Diachronicles, Catalogue, Solo show at Palazzo Rasponi 2. An Imaginary Archeology: Diachronicles and the space of omissions. Written by Benedetta Casagrande.


 “The invented image has its own truth” . Giordano Bruno, A general account of bonding, 1591.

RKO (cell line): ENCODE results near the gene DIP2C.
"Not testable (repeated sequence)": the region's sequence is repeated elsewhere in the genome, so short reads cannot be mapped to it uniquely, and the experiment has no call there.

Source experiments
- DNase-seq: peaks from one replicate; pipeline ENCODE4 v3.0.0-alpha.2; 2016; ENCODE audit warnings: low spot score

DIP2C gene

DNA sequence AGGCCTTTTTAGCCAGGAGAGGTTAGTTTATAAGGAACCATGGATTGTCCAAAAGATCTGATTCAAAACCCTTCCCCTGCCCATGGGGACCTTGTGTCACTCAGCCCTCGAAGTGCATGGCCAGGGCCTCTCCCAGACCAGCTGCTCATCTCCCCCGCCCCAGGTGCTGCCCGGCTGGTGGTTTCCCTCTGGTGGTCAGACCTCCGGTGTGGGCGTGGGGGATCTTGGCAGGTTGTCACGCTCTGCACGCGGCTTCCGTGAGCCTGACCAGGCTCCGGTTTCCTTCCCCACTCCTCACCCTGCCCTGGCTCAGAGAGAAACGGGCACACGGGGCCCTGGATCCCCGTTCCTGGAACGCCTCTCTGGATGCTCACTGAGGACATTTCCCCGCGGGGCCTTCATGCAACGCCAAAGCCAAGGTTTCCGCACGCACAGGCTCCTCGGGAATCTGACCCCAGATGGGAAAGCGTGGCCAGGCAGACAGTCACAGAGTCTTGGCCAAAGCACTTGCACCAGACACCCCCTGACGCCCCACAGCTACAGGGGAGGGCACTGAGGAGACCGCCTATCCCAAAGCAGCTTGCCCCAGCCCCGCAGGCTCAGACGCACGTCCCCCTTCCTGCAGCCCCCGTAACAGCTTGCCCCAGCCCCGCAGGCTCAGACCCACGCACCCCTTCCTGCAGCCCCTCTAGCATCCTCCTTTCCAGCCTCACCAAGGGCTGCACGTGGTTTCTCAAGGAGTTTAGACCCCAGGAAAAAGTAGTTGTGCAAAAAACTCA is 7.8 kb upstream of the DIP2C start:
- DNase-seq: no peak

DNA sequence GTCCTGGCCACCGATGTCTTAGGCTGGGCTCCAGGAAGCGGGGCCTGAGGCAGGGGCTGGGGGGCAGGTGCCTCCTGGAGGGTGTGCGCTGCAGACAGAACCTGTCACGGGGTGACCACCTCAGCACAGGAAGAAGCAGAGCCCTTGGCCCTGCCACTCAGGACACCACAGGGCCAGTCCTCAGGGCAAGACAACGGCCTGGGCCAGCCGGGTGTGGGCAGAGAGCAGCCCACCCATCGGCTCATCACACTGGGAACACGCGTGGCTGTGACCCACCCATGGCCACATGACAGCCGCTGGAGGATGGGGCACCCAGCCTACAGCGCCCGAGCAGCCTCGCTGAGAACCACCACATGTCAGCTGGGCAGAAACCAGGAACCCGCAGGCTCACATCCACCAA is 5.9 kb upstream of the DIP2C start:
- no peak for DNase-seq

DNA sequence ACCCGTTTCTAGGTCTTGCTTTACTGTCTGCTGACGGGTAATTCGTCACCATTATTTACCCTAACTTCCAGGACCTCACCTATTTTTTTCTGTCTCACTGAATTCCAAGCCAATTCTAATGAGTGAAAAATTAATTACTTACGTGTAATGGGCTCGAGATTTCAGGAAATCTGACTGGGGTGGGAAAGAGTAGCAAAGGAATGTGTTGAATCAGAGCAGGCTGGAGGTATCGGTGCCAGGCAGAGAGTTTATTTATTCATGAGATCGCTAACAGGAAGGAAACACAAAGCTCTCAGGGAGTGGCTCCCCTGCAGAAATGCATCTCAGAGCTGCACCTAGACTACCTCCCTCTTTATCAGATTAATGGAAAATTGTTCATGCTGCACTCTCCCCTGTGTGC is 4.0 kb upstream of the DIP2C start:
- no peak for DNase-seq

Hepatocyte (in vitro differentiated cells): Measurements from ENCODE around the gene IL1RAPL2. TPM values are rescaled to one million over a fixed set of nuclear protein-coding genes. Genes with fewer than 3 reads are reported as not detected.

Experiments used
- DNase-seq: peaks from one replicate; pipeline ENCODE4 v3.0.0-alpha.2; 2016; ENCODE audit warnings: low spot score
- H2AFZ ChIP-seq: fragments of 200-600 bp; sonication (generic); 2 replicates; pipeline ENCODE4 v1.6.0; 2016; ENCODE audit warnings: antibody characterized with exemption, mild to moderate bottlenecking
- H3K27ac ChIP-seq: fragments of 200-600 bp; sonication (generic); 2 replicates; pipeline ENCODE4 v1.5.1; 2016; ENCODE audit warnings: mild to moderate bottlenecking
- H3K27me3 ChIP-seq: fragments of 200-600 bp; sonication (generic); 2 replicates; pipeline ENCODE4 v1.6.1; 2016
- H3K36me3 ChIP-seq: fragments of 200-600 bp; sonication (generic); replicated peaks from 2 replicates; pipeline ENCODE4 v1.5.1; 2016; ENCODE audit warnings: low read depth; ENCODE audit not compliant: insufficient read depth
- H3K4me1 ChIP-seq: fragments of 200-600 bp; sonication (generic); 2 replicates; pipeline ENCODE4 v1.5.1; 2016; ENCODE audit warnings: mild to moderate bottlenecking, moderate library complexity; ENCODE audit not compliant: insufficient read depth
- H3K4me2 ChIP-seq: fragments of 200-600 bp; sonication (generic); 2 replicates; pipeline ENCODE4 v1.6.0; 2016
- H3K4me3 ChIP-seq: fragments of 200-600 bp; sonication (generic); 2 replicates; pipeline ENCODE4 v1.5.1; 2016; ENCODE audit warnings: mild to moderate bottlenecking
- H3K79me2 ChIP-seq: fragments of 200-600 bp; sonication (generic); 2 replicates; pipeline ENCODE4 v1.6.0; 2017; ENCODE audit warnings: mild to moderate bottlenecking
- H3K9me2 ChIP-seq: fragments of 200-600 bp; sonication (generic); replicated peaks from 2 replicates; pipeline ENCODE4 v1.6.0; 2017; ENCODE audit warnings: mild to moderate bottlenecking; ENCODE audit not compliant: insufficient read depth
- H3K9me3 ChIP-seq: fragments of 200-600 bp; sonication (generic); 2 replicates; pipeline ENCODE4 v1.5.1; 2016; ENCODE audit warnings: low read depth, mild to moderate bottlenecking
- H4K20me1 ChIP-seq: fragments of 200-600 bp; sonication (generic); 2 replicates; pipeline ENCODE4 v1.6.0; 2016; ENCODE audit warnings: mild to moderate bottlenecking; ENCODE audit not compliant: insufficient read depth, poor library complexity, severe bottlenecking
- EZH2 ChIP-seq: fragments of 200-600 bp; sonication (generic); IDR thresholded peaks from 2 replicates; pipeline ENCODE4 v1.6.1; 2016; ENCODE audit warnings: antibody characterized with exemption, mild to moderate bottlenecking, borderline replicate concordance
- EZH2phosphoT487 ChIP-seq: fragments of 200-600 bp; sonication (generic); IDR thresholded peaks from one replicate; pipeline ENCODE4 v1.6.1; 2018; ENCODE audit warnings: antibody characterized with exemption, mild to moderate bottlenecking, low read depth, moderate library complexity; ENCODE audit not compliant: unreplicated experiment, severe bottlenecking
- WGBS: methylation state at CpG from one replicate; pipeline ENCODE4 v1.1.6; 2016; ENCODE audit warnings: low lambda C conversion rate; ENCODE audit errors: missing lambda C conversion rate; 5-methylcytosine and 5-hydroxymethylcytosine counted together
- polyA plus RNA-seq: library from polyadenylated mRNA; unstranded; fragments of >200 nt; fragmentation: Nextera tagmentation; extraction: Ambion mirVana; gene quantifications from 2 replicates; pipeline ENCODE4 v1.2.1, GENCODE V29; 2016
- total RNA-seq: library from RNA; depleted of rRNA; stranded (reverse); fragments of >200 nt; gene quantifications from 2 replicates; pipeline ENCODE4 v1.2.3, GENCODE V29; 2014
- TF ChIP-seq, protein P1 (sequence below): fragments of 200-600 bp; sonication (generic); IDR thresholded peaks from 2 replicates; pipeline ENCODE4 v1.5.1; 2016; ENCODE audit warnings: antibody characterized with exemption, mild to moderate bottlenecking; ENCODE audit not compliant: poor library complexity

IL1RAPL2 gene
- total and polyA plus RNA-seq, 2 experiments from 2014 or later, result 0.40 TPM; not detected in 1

Manifesting themselves in different times and places, artefacts are marked by their trajectory1. Their irregular movements, comprised of disappearances, emersions and relocations, diverge profoundly from the linear and orderly movements of historiography, practice entrusted with the challenging task of fabricating a coherent narrative of the past, unraveling the skein of history through the interpretation of material fragments. In absolute terms, the dream of an all-encompassing historiography would be the dream of a fool, as the relationship between history and historiography is analogous to the relationship between an event and its memory: in both cases, what is selected for memorialization is fundamentally built on exclusion and forgetfulness. The irreconcilability of the expanded, circular time of history (which contains everything simultaneously) with the partitioned time of historiography (which collects and inserts fragments in the container of the historical discourse) materializes a disturbing truth: the inevitable partiality of historic knowledge. Adopting the aesthetic traditions employed in the documentation of archeological findings and museum objects — which legitimate the mechanical apparatus of the camera as a mean to convey an objective, unmediated truth — Parlato builds deceitful images of inexistent archeological relics, placed between “the crystallizing movement of the ​document (as a symptom of the object, emanated from the real) and that, more erratic and centrifugal, of the ​disparate (as a symptom of the gaze, emanated from the imaginary)”2. The Fantastic emanated by Parlato’s images is not a ‘declared Fantastic’, which aims to illustrate a totally unusual universe, but an ‘insidious Fantastic’ of subtle ambiguity, which cracks the surface of a predetermined regularity that appeared imperturbable3: that of the historic discourse. This space, consisting of endless similarities4, transports the viewer in the domain of dreams, in which “we seek the original model, we would like to be sent back to a starting point, an initial revelation, but there is none: the dream is the similar that eternally refers to what is similar”5. Wearing the vest of the archeologist, the observer finds themself attempting to interpret the images as if they were relics and, running into the impossibility of finding a precise and categorical narrative, to weave a network of fictitious associations between them. Arming herself with the tools of uncertainty Parlato cuts the surface of the historical discourse, forcing it to reveal the gaps on which it is built. It is precisely this space, the space of ​omissions​ , that allows the emersion of multiple coexisting narratives: what was previously a single narrating voice opens up to the inclusion of multiple voices, linear time is transfigured into circular time. The imaginary created by Parlato places before us the enigma of the similar and simultaneous​ , a theme loved by Georges Didi-Huberman, whose common root, ​simul​ , “expresses a kind of rivalry of fate”6 — the intervention of chance that acts on the fortuitous encounters with re-emerged artefacts and on the arbitrary selection that legitimizes objects within the sphere of academic discourse and places them within their institutional framework. By adopting an indirect language that superimposes reality and fiction, Parlato plays a trick on the invisible7 and succeeds in “making less obscure that which by nature escapes language and representation”8: the irreducible extraneousness of the past.